Out of all training and coursework available on an academic level, NP programs are the most popular, and for a good reason. They provide you with comprehensive instruction and hands-on experience in a specialization you are passionate about. They also ensure that you will have a secure, long-lasting job with a salary well above the average nursing income and they open up a wide array of career opportunities for you, allowing you to make a well-informed decision based on your interests, skills and financial needs.

Another benefit is that completing this program ensures that you will have steady employment for most of your career, which is something most nurses aim for regardless of their position on the corporate ladder. Also, there is a multitude of online programs available today which can offer you the same amount of information and preparation as a traditional track, but with lower costs and considerably more flexibility. Once you earn your certification as an APRN, you will be able to manage patient health, order medical tests and prescriptions, advise and guide the general public on health and lifestyle, as well as diagnose and treat various health problems and conditions.

What Nurse Practitioner specialization should you choose?

If you are sold on the value of an NP certification, then the hardest decision you have to make is choosing your specialization. With so many different options available and so many different variables surrounding them (cost, job prospects, study length, necessary degrees), selecting a final career path might seem overwhelming. Luckily, you can learn about each of these professions beforehand and become well-versed in what they mean, what type of work they imply, as well as what income and work environment you can expect from them to make an informed decision. Without further ado, here is everything you need to know about the main specializations you can opt for as a student of a Nurse Practitioner program:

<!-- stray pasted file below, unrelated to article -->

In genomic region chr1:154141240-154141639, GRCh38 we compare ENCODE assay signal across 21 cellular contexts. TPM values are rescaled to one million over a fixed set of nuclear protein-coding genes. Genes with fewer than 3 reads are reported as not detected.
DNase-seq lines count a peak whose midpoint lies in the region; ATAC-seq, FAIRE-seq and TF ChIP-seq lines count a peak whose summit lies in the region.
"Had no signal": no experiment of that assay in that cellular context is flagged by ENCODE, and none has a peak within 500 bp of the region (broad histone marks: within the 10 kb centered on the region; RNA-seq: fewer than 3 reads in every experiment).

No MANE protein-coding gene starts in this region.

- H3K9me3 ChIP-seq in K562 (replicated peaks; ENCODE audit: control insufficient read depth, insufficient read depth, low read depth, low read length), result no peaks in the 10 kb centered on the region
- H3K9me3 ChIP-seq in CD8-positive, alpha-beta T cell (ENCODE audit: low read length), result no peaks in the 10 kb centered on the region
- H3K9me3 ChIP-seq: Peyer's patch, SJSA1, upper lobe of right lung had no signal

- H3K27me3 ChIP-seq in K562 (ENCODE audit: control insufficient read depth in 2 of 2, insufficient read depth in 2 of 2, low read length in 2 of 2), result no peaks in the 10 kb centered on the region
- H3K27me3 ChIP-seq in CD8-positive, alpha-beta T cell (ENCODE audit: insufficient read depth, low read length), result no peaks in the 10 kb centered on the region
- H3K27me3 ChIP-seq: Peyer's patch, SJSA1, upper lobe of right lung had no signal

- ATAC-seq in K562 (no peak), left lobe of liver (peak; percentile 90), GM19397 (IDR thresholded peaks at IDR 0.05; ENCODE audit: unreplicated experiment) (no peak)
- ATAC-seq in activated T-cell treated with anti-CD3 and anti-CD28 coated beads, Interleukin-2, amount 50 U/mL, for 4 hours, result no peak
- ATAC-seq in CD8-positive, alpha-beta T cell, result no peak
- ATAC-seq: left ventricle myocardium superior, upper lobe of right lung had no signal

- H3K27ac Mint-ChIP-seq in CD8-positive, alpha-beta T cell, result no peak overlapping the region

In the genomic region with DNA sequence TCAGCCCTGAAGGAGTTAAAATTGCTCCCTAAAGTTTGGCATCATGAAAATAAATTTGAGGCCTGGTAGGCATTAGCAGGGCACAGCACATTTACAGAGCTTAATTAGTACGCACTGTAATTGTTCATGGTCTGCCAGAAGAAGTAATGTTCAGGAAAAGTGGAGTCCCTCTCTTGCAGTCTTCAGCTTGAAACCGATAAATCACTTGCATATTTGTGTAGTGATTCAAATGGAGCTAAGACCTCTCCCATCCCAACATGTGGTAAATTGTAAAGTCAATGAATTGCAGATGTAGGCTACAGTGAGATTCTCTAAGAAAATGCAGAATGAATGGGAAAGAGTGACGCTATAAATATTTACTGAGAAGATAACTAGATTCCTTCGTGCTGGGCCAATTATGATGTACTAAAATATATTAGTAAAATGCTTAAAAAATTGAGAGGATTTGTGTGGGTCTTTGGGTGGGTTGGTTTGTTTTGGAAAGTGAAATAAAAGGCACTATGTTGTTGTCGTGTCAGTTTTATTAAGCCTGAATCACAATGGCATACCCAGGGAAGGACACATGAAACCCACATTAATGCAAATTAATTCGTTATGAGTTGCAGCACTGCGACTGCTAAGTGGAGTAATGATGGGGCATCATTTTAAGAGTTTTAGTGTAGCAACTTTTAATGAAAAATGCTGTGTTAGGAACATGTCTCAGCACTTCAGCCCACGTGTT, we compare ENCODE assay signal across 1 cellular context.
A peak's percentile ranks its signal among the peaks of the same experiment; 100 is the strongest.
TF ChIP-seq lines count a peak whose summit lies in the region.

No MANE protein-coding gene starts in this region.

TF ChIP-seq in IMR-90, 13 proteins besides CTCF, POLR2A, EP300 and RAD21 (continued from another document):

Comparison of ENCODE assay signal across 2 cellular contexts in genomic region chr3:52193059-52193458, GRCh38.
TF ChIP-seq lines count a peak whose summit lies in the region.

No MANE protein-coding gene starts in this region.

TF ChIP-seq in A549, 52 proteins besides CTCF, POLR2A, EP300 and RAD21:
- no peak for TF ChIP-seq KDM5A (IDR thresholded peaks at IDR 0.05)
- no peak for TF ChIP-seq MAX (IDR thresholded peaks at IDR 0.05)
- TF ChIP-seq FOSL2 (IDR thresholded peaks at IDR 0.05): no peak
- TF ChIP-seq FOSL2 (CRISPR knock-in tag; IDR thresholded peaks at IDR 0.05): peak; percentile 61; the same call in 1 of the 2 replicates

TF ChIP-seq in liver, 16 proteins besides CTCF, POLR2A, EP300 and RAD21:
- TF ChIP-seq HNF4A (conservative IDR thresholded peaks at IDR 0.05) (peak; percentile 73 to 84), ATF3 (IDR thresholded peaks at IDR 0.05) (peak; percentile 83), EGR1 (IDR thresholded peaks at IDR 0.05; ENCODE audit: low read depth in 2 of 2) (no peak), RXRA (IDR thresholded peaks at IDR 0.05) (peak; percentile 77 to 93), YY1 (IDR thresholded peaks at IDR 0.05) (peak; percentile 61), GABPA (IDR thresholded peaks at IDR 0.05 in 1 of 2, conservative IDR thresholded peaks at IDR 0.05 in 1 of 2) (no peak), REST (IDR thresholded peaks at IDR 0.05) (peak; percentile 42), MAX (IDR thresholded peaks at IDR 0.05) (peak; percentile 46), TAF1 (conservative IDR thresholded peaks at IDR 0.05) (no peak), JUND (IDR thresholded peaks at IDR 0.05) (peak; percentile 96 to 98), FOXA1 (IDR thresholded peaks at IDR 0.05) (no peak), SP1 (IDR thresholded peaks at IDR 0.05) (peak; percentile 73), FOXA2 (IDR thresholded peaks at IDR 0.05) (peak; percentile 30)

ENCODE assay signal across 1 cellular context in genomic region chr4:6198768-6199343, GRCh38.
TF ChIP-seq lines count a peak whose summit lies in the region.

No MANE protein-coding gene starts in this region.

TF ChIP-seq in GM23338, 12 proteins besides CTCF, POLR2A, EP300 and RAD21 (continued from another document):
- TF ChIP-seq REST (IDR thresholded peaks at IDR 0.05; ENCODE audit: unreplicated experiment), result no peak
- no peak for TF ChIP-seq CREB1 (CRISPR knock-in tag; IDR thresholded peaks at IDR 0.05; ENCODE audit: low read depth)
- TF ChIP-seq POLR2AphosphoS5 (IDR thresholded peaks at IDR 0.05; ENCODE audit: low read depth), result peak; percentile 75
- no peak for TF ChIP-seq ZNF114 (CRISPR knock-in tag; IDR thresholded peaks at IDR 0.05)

• Nurse Practitioner (NP): this is the main and most widely-acknowledged specialization which encompasses a variety of disciplines, including emergency care, psychiatry, neonatal and pediatric care. This is also the root of all the other nursing specialties available for an APRN;
  • Emergency Nurse Practitioner (ENP): as the title suggests, this qualification allows you to work in emergency rooms or urgent care facilities, during crisis situations, to stabilize and provide safe, timely and effective care for critical patients;
  • Clinical Nurse Specialist (CNS): this certification can significantly expand your nursing expertise in child and adult health, direct patient care, research-based nursing practice, pain management, stress reduction and interdisciplinary health care; after finishing your studies and starting work, you will be dealing with patients belonging to specific age groups and treating particular diseases, be they chronic or acute;